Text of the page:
Groundtruthing and filling water data gaps in Atlantic Canada

Image above: The Portapique River in Nova Scotia where salmon eggs have been introduced in-stream to increase the population of endangered Inner Bay of Fundy (iBoF) Atlantic Salmon. The Maritime Aboriginal Peoples Council (MAPC) are monitoring water quality to identify areas of habitat concern for this culturally and environmentally significant species. Photo by Aislin Livingstone for Atlantic Water Network.

Water data in Atlantic Canada is in short supply. Or is it?

Atlantic Water Network’s partnership with The Gordon Foundation has upped the region’s data ante by bringing DataStream - an open access online hub for water data - to Atlantic Canada. Atlantic DataStream now has over 2.5 million water monitoring observations available for use in watershed assessment and reporting. Yet, WWF-Canada’s 2020 Watershed Report showed that 6 out of 13 sub-watersheds in Atlantic Canada still lack sufficient data required to assign a water quality health score. 

What does this tell us?

The presence of long-standing monitoring programs and the availability of large datasets do not always reflect practical local realities. Sufficient water data often coincides with populated areas, leaving more remote water bodies under-monitored.

On the east coast, communities play a big role in filling critical data and information gaps. Over the past year, Atlantic Water Network’s Laura Chandler has been digging through the vast amounts of data available on Atlantic DataStream to pinpoint where the greatest regional supports are needed to fill data gaps.  She hosted small, Provincial online conversations to explore regional data gaps and ground-truth them with people who have boots-on-the-ground experience in their region.

Screenshot_2021-03-26_Nashwaak_Watershed_on_Twitter.png The findings are not surprising: watersheds with strong community-based water monitoring networks and consistent provincial monitoring offer more than enough data to support a holistic view of watershed health. On the other hand, watersheds in rural areas and those with inconsistent funding opportunities are in need of support. For instance, Over 3000 monitoring locations have recently recorded data in Atlantic DataStream, but only 16% of them can be labeled as 'sufficient' (most of which are coming from Indigenous and community-based monitoring groups). With numbers like these, further digging needs to be done.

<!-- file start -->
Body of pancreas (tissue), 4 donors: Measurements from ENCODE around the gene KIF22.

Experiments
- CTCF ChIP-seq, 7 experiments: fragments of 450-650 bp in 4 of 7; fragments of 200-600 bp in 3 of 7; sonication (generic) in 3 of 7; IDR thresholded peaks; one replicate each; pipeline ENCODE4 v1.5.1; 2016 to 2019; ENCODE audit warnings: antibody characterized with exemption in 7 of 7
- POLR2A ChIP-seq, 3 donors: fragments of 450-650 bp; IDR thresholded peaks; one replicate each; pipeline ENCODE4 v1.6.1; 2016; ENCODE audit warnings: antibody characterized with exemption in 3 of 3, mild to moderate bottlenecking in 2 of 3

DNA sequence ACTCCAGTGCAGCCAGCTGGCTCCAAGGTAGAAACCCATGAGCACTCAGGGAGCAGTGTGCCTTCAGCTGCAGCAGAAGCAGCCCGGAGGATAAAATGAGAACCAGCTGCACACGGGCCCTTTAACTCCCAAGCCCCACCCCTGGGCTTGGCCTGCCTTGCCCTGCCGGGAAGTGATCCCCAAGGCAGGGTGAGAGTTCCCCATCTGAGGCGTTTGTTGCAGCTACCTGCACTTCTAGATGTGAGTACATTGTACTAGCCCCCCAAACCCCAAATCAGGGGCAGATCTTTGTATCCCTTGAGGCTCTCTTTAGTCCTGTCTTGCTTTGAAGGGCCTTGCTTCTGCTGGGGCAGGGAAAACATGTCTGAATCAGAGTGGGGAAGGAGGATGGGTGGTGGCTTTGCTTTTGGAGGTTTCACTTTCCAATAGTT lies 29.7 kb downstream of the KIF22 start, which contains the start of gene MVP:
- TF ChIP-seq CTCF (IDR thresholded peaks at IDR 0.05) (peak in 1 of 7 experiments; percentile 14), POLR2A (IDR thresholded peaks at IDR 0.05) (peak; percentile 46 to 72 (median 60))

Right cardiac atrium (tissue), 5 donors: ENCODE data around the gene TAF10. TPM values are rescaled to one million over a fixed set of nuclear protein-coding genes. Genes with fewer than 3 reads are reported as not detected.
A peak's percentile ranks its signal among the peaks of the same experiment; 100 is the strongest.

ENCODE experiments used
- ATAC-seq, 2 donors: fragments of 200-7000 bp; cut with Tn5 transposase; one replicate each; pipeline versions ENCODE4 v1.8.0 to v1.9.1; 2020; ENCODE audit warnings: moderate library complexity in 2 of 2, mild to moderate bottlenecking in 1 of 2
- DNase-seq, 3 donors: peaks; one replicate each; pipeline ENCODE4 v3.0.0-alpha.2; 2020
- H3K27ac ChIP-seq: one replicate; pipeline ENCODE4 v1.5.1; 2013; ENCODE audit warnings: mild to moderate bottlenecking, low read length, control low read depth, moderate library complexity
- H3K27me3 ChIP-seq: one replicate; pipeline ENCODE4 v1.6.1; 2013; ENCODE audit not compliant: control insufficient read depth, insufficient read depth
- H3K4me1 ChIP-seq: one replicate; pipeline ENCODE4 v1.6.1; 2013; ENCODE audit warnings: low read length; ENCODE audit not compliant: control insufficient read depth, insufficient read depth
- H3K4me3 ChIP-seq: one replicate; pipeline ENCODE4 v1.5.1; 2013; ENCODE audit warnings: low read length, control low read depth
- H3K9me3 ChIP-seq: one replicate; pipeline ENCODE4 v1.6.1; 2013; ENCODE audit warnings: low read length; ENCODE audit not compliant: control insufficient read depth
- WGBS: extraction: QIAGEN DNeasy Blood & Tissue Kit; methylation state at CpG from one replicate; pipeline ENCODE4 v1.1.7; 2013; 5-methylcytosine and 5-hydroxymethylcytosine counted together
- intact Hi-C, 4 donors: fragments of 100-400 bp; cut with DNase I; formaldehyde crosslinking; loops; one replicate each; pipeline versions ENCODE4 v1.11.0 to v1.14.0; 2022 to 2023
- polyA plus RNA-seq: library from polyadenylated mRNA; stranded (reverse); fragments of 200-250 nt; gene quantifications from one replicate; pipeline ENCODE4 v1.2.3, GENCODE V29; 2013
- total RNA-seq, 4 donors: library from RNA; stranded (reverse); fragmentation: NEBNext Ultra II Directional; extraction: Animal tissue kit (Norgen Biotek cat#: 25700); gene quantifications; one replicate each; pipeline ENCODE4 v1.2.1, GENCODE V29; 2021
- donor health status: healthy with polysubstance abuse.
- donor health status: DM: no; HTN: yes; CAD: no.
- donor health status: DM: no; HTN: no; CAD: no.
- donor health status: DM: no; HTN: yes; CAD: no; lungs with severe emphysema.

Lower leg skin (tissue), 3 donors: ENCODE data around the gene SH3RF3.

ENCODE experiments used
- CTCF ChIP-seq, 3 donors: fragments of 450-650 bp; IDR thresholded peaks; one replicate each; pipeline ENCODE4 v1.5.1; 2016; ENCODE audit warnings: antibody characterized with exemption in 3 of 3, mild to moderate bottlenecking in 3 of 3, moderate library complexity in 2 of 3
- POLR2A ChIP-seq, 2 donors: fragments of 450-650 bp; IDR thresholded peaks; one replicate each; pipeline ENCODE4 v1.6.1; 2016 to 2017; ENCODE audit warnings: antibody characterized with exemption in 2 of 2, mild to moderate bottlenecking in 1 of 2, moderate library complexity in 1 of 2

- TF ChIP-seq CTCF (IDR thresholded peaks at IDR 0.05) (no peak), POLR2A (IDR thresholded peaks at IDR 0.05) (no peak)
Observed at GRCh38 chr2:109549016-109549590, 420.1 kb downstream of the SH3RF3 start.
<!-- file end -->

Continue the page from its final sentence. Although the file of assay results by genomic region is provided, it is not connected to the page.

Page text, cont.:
Finding the most pressing data gaps was just the first step in shaping strategies to engage individuals and communities in meaningful water quality monitoring. Longer processes of capacity building, securing long-term funding, and coordination are needed to ensure sufficient data can be collected for the long haul. As a network, AWN can not resolve these root issues, but they can support the big questions: how can environmental organizations work together to ensure there is enough coordinated water quality data in these watersheds? What keeps organizations from collecting water quality data or sharing data online, and how can we overcome these barriers together?  

Communities can help fill data gaps.

At AWN's January network-wide meeting, 75 community partners identified valuable considerations for targeting regional outreach in the coming year. Conversations spurred collaboration and creativity in addressing regional data gaps

Illustrations by Libby Dean for Atlantic Water Network’s 2021 Community Partner Meeting (modified)

Illustrations by Libby Dean for Atlantic Water Network’s
2021 Community Partner Meeting (modified)

With new collaborations set up, those currently collecting data can get on the same page about what data they collect. However, it is clear that new organizations need more direction. AWN is providing one-on-one support to new organizations to make sure that the location, frequency, and diversity of data collected will qualify as 'sufficient data'. 

This is part of AWN's ongoing work to build relationships with diverse and passionate regional partners and help sustain critical local monitoring efforts that get accessible data in the hands of communities and decision-makers. 

Atlantic Water Network is a hub for community-based water monitoring throughout Atlantic Canada, collaborating with over 80 organizations to advance water science and stewardship in the region. AWN has been a catalyst and support system for local groups, providing water monitoring equipment, standardized training, data management support, and workshops on data management, analysis, and science communication. 

For more information, contact Atlantic Water Network at [email protected].

Andrew Stegemann
About Andrew Stegemann
Former National Director - Our Living Waters: father, husband, outdoor enthusiast, water advocate, and lover of good food … and scotch!
Groundtruthing and filling water data gaps in Atlantic Canada
Groundtruthing and filling water data gaps in Atlantic Canada
Imagine a Canada where all waters are in good health: